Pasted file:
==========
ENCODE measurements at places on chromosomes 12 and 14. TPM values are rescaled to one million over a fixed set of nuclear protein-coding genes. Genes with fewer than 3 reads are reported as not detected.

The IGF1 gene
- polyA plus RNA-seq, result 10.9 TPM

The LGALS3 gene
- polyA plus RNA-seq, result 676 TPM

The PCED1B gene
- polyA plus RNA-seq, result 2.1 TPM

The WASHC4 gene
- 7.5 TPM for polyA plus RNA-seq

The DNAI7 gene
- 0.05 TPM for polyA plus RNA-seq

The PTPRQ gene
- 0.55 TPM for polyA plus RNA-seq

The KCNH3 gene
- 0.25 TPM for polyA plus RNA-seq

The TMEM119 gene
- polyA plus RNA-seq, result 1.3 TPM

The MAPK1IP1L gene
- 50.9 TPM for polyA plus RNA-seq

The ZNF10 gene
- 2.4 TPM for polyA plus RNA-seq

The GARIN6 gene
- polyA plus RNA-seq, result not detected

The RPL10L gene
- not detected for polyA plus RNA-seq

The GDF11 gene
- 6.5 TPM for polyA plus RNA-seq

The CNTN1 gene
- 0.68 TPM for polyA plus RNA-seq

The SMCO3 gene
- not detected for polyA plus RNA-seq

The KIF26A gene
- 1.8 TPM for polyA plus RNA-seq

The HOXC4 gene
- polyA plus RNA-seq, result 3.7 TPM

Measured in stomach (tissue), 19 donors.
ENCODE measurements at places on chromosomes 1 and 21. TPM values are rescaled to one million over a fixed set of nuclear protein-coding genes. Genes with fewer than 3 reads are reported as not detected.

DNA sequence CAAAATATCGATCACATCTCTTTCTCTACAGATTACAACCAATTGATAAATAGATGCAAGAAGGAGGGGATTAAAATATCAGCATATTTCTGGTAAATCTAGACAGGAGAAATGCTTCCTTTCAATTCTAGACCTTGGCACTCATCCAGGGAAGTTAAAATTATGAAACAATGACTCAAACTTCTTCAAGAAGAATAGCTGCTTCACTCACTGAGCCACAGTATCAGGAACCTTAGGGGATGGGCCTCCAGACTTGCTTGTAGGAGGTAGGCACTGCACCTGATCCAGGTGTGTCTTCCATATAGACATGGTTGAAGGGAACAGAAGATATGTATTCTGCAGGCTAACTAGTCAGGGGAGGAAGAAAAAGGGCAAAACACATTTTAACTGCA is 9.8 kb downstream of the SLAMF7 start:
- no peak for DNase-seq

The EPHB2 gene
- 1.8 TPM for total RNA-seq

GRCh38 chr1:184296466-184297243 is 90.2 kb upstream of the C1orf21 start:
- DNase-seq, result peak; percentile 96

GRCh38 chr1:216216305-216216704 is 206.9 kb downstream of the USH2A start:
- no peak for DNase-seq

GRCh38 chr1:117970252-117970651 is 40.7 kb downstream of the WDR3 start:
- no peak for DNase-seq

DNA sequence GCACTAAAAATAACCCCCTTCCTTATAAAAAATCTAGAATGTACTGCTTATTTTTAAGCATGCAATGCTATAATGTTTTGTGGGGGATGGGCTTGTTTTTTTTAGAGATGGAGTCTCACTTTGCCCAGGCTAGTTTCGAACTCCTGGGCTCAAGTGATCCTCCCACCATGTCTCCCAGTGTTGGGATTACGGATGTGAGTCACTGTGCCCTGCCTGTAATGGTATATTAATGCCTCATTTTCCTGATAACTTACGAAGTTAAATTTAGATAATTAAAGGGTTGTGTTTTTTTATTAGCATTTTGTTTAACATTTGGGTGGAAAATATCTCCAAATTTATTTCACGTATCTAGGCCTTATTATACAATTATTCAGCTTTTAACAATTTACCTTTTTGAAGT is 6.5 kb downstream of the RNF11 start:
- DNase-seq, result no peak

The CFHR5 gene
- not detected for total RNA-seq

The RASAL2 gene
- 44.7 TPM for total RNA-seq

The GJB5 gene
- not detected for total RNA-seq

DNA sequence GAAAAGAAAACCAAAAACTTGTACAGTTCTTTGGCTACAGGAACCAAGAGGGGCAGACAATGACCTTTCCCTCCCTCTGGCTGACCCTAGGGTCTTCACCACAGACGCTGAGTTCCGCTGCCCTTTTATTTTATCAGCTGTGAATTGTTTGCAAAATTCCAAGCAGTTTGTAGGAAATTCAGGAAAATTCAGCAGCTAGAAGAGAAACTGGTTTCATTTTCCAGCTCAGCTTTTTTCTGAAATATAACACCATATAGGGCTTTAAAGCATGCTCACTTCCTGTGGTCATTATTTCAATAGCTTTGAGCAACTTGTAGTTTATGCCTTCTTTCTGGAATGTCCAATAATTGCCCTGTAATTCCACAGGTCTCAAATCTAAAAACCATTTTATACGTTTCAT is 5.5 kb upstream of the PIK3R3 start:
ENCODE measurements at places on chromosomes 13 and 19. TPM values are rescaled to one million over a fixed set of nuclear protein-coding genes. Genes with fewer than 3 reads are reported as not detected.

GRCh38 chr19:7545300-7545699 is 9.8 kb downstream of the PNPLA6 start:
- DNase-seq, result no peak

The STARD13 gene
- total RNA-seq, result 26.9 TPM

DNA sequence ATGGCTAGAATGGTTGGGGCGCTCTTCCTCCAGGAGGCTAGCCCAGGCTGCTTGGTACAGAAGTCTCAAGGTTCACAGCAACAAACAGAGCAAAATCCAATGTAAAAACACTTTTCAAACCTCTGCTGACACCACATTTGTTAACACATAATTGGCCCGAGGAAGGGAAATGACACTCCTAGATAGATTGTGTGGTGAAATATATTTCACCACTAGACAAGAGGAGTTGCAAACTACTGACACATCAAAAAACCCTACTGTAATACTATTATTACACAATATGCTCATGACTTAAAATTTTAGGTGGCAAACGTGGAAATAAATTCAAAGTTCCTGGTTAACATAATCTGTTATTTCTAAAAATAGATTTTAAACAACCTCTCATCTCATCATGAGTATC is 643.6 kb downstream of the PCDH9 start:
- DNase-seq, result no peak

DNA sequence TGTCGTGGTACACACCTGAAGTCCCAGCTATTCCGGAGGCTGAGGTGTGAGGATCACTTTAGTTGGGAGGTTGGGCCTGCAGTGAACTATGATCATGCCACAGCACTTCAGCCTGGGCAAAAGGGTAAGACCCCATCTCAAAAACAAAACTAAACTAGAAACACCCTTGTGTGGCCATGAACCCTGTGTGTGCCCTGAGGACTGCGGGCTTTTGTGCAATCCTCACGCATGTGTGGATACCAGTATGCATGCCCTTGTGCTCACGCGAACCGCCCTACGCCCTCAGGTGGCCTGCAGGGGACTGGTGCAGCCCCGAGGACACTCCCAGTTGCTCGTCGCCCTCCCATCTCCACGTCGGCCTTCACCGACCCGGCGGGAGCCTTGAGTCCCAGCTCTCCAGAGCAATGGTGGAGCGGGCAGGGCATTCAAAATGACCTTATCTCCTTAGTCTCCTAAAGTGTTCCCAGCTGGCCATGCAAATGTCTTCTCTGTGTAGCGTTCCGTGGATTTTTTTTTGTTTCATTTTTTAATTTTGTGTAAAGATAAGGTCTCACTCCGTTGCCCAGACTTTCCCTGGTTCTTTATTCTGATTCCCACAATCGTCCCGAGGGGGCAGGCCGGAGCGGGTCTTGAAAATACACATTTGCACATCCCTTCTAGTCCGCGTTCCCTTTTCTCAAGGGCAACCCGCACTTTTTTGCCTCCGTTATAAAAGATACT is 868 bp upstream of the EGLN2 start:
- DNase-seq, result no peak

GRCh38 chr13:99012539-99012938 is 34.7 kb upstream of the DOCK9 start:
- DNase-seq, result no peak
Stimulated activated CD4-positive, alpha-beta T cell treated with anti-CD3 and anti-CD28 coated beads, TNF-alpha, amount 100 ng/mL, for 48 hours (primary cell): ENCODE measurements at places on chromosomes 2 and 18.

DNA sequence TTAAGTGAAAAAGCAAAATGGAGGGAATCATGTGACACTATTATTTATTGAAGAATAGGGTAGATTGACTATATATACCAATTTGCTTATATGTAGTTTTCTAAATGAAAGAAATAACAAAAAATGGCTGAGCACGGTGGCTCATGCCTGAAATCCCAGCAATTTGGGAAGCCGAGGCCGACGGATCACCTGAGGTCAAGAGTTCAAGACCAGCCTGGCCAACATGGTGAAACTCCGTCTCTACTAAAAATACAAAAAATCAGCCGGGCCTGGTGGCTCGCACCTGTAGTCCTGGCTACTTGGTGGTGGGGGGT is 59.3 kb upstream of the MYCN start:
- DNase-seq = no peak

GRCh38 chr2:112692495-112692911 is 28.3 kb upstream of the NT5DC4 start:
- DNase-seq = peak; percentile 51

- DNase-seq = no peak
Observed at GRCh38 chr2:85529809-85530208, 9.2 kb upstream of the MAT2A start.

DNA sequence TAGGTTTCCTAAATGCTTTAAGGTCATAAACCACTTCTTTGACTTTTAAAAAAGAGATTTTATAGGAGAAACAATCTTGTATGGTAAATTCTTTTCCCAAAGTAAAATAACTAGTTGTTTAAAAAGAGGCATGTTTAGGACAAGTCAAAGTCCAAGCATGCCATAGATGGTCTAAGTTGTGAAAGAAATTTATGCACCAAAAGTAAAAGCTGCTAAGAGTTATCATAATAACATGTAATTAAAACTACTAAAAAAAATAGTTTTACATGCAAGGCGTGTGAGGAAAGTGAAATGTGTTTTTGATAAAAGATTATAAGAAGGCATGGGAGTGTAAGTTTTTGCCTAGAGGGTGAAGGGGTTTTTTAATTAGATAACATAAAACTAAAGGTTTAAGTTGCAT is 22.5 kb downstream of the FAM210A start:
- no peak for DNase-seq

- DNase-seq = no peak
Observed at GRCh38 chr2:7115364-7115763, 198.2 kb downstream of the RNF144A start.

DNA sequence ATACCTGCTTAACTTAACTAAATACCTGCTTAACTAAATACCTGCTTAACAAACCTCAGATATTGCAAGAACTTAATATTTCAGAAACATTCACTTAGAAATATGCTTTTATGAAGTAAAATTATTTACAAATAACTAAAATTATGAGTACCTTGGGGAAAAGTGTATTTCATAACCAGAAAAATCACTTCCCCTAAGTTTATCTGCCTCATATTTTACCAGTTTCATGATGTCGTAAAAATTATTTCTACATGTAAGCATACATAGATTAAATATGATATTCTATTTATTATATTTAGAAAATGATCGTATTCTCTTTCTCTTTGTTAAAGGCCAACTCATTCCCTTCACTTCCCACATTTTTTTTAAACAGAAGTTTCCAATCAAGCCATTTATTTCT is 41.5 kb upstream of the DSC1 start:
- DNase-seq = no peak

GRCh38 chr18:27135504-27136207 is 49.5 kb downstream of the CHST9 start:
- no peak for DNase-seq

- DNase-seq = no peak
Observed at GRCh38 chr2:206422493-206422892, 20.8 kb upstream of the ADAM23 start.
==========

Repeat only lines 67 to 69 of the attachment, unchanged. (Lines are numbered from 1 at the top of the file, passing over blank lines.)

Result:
- DNase-seq, result no peak
Stimulated activated CD4-positive, alpha-beta T cell treated with anti-CD3 and anti-CD28 coated beads, TNF-alpha, amount 100 ng/mL, for 48 hours (primary cell): ENCODE measurements at places on chromosomes 2 and 18.

DNA sequence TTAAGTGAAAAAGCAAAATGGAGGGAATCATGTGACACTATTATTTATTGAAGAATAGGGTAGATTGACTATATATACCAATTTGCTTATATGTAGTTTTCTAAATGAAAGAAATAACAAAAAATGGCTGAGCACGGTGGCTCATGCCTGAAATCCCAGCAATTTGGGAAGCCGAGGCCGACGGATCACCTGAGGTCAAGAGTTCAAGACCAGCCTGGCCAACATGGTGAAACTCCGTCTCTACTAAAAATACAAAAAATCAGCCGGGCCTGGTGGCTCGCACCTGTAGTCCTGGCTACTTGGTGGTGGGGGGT is 59.3 kb upstream of the MYCN start: